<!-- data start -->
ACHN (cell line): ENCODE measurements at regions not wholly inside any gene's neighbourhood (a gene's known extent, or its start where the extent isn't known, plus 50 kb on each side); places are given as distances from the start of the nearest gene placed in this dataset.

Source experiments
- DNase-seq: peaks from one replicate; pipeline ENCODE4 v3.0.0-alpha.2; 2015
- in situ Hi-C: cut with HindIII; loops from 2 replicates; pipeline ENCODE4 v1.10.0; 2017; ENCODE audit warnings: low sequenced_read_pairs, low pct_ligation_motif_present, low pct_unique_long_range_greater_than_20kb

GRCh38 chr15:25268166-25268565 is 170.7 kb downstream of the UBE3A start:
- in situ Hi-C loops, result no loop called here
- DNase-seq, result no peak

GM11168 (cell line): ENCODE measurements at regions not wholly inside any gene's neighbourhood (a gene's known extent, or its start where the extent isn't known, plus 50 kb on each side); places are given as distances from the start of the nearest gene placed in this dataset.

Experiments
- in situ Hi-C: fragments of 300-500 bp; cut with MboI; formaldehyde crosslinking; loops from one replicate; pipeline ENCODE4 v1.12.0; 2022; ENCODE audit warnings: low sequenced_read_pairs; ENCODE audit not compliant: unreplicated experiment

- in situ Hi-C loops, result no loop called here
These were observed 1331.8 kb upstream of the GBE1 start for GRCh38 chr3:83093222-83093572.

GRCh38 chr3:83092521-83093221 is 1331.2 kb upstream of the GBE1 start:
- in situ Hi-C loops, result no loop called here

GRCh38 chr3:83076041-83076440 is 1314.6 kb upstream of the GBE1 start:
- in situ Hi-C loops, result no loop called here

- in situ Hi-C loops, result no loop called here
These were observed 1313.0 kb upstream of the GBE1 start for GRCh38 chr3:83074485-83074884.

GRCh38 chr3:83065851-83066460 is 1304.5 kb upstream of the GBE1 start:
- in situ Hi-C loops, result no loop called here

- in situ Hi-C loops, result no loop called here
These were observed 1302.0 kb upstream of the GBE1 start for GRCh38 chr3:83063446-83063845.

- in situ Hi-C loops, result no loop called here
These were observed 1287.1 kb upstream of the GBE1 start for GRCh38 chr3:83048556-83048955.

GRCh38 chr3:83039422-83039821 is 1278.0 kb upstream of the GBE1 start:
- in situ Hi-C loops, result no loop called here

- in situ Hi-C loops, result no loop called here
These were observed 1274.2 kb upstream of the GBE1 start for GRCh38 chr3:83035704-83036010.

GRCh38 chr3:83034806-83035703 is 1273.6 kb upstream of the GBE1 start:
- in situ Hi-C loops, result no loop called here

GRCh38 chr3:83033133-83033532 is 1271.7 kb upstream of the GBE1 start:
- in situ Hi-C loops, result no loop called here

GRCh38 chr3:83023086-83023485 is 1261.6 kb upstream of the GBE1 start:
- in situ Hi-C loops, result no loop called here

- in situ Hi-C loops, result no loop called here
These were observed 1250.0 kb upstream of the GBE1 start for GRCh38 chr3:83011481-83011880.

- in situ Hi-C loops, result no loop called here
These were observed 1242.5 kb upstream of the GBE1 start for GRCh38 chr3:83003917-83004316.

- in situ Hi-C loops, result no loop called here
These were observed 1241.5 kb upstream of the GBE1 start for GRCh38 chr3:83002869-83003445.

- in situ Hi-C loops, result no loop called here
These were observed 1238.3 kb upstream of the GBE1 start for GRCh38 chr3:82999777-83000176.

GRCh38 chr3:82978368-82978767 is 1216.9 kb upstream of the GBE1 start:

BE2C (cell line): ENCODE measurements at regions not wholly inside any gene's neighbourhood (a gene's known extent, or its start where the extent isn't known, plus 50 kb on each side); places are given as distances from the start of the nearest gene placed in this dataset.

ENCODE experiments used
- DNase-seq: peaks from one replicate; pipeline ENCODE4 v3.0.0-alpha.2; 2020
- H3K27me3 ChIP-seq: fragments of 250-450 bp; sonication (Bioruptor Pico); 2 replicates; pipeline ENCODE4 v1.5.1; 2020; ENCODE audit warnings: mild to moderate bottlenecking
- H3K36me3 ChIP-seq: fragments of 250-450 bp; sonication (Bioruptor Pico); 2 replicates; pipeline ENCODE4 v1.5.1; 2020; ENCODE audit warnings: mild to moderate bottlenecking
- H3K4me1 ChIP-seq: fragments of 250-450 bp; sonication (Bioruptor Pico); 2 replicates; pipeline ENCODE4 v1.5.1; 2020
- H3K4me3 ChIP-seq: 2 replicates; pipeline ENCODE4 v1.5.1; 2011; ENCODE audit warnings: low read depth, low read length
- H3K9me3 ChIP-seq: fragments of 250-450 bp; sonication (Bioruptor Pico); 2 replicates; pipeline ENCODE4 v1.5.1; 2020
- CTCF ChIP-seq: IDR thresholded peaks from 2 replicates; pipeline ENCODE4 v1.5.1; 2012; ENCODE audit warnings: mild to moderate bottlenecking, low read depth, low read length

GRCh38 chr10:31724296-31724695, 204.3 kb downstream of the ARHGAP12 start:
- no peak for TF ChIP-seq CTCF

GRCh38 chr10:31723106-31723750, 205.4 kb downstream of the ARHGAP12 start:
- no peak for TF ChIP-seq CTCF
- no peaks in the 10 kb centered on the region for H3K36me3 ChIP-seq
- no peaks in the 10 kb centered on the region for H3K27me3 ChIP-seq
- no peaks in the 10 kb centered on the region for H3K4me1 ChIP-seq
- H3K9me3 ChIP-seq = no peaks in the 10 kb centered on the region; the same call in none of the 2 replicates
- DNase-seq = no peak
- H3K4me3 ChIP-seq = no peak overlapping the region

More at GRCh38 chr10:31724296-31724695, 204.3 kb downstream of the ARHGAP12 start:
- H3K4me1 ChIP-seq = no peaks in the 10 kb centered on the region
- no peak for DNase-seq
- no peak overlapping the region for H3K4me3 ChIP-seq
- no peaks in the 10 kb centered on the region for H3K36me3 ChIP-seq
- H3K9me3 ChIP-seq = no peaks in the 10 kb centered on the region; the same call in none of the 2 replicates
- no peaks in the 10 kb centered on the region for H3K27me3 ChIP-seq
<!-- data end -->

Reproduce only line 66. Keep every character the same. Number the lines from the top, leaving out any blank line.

- no peak overlapping the region for H3K4me3 ChIP-seq